The One Pixel Rule
About two and a half years ago, Retina displays were introduced to the market. It was new then and only a few enjoyed those glorious pixel dense screens. To adapt, we designers didn’t think too hard–we simply doubled all the pixels so that they wouldn’t look blurry. Today, that technology is nearly in every hand. But we’re still stuck to that old double pixels approach. It’s time to evolve and treat each pixel individually for the modern user.
On the left is the stream design that I completed 6 months ago. On the right is the same design but revisited as we’re implementing it. I applied the one pixel rule.
Where To Start?
First, start with a 2x canvas with the exact resolution of the device you’re designing for. Then, simply design without thinking about dividing your pixels in half. I know it sounds counter intuitive, but believe me, it makes perfect sense later on. Lines, borders and shadows CAN be one pixel wide. In 1x, they’ll just be… one pixel.
Translating To 1x
If you read my article on How To Design Pixel Perfect Assets, you’ll notice that it doesn’t matter if the borders or drop shadows are one pixel thick, what matters is that the canvas for the asset can be divided by two. So by following that simple and manual process, you shouldn’t have any trouble designing retina-oriented assets versus non-retina. When a drop shadow is 3 pixels, play by the ear and go 1 or 2 pixels. Since you do it manually, you have complete control over how it’ll look. Be a master of your craft.
The Gain of Spacing
Using one pixel lines instead of double pixels save you space. It’s not a lot, but when you multiply the number of lines in one screen, then you have an amount worth considering. Here is a comparison of before and after I applied the one pixel rule. As you can see, the lines are finer and the shadows more subtle. In addition, I saved about 8 pixels in the whole screen because the lines are no longer 3 pixels ( 2 pixels line, 1 pixel white shadow).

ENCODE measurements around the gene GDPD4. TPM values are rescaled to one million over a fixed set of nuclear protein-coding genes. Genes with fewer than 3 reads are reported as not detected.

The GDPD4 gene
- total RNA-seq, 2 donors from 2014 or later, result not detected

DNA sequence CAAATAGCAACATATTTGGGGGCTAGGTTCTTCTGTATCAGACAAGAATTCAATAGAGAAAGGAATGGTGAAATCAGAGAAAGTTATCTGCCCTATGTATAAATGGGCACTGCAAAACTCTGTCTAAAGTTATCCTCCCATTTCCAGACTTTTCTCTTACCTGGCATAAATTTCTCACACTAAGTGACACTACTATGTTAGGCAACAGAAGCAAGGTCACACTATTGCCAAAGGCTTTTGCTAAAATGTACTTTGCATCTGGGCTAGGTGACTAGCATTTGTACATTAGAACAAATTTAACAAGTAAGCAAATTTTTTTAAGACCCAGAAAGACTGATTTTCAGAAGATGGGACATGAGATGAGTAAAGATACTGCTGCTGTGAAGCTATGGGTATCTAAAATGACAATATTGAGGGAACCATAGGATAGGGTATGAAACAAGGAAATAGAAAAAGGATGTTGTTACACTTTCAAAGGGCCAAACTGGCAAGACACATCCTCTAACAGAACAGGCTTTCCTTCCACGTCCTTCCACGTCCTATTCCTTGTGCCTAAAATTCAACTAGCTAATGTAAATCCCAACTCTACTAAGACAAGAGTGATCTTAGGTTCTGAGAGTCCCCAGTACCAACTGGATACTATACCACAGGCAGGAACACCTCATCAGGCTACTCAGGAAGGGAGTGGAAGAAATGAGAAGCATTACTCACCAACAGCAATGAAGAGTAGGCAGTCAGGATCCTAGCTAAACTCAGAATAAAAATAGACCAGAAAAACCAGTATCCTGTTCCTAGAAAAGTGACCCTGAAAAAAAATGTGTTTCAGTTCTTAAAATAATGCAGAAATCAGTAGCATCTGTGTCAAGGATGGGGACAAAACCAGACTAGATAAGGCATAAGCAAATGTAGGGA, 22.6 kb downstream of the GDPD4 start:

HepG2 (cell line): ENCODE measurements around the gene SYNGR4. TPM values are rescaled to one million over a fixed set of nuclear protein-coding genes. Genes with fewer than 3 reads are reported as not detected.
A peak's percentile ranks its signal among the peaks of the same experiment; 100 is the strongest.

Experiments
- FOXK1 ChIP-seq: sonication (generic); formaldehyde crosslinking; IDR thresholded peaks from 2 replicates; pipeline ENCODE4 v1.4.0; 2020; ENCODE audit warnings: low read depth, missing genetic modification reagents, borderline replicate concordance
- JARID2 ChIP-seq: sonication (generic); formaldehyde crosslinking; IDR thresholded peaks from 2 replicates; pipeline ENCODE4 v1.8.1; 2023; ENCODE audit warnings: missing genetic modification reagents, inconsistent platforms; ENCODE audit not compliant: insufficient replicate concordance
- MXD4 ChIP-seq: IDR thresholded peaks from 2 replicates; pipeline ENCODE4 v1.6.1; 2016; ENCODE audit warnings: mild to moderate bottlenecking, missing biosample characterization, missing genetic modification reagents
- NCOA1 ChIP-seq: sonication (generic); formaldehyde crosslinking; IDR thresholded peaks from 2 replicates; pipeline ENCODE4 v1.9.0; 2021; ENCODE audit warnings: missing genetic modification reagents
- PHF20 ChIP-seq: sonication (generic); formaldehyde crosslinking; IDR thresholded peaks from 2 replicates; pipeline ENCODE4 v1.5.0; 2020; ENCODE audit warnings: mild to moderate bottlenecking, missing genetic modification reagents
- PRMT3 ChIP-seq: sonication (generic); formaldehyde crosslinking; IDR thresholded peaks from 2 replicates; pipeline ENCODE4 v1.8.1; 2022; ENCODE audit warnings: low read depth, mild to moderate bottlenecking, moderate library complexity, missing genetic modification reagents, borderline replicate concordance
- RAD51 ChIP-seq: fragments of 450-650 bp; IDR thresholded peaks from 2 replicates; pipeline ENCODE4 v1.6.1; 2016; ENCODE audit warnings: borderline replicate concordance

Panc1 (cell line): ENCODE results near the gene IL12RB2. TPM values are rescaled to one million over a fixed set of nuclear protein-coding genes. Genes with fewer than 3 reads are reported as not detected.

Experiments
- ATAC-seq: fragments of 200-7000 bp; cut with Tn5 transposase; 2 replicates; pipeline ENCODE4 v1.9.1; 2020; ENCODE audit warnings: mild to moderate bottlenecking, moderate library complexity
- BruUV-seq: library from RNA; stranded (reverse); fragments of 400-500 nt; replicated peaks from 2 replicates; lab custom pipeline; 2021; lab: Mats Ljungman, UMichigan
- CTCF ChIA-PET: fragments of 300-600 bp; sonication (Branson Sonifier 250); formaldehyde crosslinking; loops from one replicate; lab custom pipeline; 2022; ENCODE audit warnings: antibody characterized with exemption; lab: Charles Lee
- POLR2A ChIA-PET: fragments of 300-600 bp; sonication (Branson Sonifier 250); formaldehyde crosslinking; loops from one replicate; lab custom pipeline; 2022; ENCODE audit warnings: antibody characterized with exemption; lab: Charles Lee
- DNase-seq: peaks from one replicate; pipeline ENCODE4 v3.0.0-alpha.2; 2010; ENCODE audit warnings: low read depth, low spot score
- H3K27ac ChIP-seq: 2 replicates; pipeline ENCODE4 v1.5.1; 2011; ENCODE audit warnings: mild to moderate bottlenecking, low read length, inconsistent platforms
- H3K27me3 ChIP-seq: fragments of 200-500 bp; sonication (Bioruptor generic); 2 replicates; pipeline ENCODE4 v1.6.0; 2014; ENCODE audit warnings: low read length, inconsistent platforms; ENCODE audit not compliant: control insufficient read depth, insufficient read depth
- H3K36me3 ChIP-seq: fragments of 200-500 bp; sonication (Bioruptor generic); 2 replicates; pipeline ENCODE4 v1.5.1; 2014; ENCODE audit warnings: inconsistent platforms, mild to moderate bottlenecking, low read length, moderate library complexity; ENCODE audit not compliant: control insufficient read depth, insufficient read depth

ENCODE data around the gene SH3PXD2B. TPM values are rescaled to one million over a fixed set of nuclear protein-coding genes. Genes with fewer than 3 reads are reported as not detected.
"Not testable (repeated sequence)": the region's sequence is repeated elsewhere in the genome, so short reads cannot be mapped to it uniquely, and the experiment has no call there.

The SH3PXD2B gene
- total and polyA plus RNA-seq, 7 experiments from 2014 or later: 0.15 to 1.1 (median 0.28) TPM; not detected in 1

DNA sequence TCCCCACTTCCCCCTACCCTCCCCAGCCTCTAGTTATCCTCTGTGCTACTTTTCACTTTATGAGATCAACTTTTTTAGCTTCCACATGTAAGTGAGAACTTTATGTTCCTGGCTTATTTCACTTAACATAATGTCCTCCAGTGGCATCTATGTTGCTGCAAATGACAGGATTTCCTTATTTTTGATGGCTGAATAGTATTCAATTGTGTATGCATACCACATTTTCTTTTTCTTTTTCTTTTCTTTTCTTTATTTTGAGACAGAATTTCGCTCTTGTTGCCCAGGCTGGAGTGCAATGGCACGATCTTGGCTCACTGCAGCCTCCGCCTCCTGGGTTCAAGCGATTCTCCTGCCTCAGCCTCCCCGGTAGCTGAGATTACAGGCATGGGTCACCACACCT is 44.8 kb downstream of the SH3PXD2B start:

I’m seeing more and more apps applying this rule and quite frankly, the results show that more care went into the design.
The one pixel rule doesn’t need to be applied everywhere, just where it feels right. Some styles are more fun or cartoony and therefore, the double pixels fit. But knowing and being aware of this technique will help you design with more precision and care for pixel dense devices. It’s an additional tool that can be added to your arsenal in your quest for beauty and simplification.
Print VS Retina
Retina displays were invented to match the quality and resolution of books and magazines. In print, lines and typography can be extremely thin and beautiful. Likewise in Retina, a one pixel line is gorgeous and distinguishable. If you look at the recent shift in thinner typography, you’ll come to realize that it’s much thanks to the Retina movement. Because there are 4 times more pixels, the eye can now read even the thinnest text. And we’re only starting to apply that elegance and precision to Mobile and the Web.
As tools evolve, we design faster. On the other hand, we don’t take less time to get a product out. Why is that? Well, the simple truth is that as we become more efficient, we spend less time on the boring stuff and more time on the smaller, finer details. We delight our users with more complex interactions, animations and beautiful pixels, which in turn takes more time to execute. That’s just in our nature, we want to perfect our craft.
“Good design is thorough down to the last detail – Nothing must be arbitrary or left to chance. Care and accuracy in the design process show respect towards the consumer.” – Dieter Rams
We design for the medium and if the medium has evolved, then we must too. In the world of mobile, high pixel density displays outnumbers the normal ones, so it’s only natural that we start designing specifically for them. Hopefully in a year or two, this approach will also apply to desktop computers.
By the way, I’m currently reading Dieter Rams: As Little Design As Possible. It’s a massive book with high resolution pictures of his minimalist work. I’m learning so much. The foreword by Jonathan Ive alone is worth the price of the book.